How do you change the world?

You start by bringing it together. Every corner must be pinched, every idea must be shared. Movements set sail with momentum, and are steered by expertise — or, if you’re just starting out, with enough passion to rock the boat.

Global Citizen has brought our very own movement of millions to New York this week for an activism takeover — debates and shows from the world’s brightest and loudest culminating in this weekend’s Global Citizen Festival in Central Park with Stevie Wonder, Green Day, The Killers and more.

Manhattan is alive with activism right now. But the question still stands, unanswered and immovable. How do you even begin to change the world? How can you turn feminism into the Women’s March?

Don’t ask us. Ask these guys. On Tuesday, Sept. 19, Global Citizen, with support from Citi Foundation, CHIME FOR CHANGE and Johnson & Johnson brought together dozens of the world’s leading voices in art, politics, journalism and business — from every space across the spectrum — to talk about how make a movement.

Let’s go!

Bob Bland, Co-Founder and Co-Chair of the Women’s March

Nine months ago, Bland didn’t even call herself an activist. But then she led a march of over 5 million people across all seven continents. How? She says it’s about momentum: overnight success is a potential reality with social media — it just needs a really good idea, and hard work.

Women’s March demonstrated that activists as organisers are a much more mainstream group than what we previously thought.

Michael Klosson, Vice President of Policy and Humanitarian Response at Save the Children

Klosson spoke on a panel about partnership with representatives from GirlUp, Johhnson & Johnson, and the UN Foundation. The point was simple: global issues require an international consensus. Klosson quoted an old African proverb to emphasise how important it is that the world works together.

If you want to go fast, go alone. If you want to go far, go together.

Daryl Davis, Musician and Activist

Davis, a blues artist, has spent the last 30 years befriending members of the Klu Klux Klan — and persuading hundreds to give up their robes. He shared his fascinating experiences of approaching men automatically hostile to the colour of his skin.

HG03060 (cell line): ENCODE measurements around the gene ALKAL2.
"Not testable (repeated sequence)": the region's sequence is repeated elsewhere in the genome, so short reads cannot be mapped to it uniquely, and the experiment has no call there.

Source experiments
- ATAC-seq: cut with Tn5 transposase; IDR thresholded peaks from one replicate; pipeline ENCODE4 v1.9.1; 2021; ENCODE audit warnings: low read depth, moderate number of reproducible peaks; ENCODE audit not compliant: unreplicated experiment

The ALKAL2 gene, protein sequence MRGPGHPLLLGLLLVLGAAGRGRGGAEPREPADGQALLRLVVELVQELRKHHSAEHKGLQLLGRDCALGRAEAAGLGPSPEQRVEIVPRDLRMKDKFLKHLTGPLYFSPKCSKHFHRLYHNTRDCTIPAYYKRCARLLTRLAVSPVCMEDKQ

When two enemies are talking, they’re not fighting… It’s when the talking ceases that the ground becomes fertile for violence.

Muzoon Al-Mellehan, Syrian Refugee and Activist

Some call her the Syrian Malala. Muzoon is the youngest ever UNICEF Goodwill Ambassador and is an all-round badass education activist.

Education is the only thing which helps us and gives us the strength to face the challenges and also to rebuild our country again.

Sophie Trudeau, Women’s Rights Activist

Sophie Trudeau has won hearts and minds all over the world with her very public fight for gender equality and to achieve the Global Goals. At tonight’s event, she opened her speech with this quote from Gloria Steinem. She’s also the spouse of Canadian Prime Minister Justin Trudeau.

When human beings are linked instead of ranked, everybody wins.

Marc Pritchard, Chief Brand Officer at Procter and Gamble

Pritchard has fought for gender equality to play an important role in marketing products used by billions. Approximately 75% of women and children think it’s the role of a woman to wash clothes, but by advertising to #ShareTheLoad, he has begun work on deconstructing social norms.

Find your passion and be useful.

Arianna Huffington, founder of HuffPost and CEO of Thrive Global

Huffington was speaking to Marc Pritchard about ambition — she commented that the Sustainable Development Goals are an important framework to lay out the future for the human race.

Without a bold goal there isn’t fundamental change.

Sean Parker, Co-Founder of Napster

Parker is one of the most successful tech entrepreneurs ever. Now on the Global Citizen board, he shared thoughts on how to bring a digital revolution to the real world with our CEO Hugh Evans.